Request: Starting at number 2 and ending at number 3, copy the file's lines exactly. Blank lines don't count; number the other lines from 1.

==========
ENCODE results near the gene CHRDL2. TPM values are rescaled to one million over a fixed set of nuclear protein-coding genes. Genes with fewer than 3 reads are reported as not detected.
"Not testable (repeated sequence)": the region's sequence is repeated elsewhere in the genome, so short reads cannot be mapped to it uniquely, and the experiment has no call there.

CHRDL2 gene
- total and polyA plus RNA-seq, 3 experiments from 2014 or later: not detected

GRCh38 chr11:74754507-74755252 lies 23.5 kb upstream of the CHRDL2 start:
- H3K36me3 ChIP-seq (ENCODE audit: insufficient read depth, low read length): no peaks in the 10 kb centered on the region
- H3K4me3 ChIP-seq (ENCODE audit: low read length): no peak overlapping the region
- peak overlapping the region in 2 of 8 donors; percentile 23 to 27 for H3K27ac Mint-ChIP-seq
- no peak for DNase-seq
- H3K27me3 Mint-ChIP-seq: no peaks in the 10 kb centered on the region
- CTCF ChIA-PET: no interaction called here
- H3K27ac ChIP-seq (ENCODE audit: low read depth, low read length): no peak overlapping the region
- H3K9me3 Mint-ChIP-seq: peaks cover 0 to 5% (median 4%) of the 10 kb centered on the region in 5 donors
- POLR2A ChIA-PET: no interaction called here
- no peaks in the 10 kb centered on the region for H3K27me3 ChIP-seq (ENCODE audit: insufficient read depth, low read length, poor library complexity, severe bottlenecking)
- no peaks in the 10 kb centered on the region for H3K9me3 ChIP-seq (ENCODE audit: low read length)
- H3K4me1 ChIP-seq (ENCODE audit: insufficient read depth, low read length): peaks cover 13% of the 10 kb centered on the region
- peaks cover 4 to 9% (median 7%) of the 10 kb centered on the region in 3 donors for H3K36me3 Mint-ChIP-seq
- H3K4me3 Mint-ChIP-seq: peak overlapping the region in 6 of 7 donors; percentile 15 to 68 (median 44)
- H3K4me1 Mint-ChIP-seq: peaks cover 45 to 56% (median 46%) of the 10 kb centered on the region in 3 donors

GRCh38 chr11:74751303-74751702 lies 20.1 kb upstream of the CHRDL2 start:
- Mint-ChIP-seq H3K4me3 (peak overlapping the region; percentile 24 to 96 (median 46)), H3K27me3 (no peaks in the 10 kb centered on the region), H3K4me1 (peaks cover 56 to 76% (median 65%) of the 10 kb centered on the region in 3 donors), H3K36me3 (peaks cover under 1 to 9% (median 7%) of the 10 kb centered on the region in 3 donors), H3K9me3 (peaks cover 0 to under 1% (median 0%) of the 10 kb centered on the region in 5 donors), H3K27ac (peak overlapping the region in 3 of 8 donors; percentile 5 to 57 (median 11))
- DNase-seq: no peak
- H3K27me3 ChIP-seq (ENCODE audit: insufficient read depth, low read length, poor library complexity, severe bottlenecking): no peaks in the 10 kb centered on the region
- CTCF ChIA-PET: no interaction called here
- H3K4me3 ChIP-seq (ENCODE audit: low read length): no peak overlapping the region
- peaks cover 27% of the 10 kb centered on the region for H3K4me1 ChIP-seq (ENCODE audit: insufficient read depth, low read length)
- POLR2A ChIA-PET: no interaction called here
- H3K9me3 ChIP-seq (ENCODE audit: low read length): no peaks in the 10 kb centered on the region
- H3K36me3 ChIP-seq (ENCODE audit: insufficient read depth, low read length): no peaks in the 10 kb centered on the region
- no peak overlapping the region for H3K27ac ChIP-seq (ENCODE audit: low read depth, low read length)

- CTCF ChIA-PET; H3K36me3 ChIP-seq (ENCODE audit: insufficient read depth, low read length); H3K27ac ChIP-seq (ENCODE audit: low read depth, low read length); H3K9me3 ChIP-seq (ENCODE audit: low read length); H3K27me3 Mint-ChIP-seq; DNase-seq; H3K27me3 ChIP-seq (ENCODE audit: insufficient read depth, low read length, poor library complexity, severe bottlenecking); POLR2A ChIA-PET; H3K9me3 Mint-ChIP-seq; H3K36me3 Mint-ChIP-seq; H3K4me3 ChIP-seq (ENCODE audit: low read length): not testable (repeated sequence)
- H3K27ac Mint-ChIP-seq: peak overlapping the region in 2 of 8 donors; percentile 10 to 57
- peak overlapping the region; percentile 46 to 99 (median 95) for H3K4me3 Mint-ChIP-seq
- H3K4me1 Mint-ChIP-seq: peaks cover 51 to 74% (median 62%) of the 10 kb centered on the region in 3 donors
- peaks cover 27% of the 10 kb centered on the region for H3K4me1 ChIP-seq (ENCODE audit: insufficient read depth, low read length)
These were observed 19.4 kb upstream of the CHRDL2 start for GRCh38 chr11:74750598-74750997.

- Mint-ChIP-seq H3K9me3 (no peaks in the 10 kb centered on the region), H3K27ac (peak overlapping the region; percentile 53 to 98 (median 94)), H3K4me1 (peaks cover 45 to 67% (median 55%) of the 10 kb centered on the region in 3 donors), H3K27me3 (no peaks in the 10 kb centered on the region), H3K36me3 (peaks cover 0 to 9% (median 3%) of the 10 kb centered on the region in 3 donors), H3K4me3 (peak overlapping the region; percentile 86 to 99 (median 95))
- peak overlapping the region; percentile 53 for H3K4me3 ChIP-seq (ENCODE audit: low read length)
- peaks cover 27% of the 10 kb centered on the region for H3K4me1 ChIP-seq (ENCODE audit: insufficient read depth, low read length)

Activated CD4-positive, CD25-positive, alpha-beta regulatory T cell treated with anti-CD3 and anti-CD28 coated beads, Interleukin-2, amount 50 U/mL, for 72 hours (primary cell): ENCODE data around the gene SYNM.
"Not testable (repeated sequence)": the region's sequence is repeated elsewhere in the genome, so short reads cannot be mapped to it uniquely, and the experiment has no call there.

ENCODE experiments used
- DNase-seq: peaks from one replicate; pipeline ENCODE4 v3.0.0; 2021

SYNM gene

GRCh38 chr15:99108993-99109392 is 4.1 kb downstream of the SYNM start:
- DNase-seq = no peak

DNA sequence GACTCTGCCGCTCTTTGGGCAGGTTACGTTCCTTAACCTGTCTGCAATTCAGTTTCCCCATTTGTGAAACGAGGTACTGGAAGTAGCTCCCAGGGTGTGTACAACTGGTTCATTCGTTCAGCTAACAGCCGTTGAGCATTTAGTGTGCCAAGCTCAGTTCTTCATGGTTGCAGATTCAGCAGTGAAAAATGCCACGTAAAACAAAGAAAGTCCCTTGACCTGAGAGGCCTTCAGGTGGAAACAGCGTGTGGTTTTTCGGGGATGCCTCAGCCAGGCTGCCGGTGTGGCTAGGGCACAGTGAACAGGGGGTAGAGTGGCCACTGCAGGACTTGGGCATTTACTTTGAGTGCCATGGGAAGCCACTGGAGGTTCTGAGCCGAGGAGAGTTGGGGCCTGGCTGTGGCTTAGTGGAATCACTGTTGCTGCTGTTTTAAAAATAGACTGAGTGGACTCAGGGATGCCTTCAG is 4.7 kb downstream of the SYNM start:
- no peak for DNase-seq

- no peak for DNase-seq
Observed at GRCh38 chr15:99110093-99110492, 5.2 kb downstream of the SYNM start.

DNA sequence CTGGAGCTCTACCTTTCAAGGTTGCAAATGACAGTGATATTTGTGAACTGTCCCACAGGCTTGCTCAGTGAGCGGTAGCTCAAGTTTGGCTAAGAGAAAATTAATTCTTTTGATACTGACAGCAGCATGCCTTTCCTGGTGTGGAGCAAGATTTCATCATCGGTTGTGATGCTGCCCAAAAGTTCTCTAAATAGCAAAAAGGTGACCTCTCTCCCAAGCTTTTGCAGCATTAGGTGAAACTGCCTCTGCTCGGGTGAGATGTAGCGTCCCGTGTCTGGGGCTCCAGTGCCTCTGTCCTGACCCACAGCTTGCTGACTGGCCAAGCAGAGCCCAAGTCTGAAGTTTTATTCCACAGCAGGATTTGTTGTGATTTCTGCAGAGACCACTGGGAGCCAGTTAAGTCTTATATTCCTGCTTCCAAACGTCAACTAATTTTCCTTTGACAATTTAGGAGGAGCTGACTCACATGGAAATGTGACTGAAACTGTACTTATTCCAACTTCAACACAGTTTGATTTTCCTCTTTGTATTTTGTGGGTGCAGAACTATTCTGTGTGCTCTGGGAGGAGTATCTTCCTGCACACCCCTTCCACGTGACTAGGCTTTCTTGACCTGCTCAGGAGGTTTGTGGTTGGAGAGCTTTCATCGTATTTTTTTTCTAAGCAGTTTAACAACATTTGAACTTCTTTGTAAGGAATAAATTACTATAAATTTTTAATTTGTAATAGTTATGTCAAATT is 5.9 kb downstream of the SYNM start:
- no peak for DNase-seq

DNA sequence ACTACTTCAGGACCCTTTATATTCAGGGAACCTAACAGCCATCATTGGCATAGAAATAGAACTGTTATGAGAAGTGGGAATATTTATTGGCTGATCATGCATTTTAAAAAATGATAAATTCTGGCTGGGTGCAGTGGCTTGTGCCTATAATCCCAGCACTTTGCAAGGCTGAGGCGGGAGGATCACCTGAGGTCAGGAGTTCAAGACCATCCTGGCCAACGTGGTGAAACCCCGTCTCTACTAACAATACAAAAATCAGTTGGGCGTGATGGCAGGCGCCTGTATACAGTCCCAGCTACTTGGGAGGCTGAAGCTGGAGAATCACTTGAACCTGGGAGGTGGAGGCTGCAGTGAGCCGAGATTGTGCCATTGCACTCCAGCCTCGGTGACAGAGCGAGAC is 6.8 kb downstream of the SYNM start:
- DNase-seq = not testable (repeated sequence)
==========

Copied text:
"Not testable (repeated sequence)": the region's sequence is repeated elsewhere in the genome, so short reads cannot be mapped to it uniquely, and the experiment has no call there.

CHRDL2 gene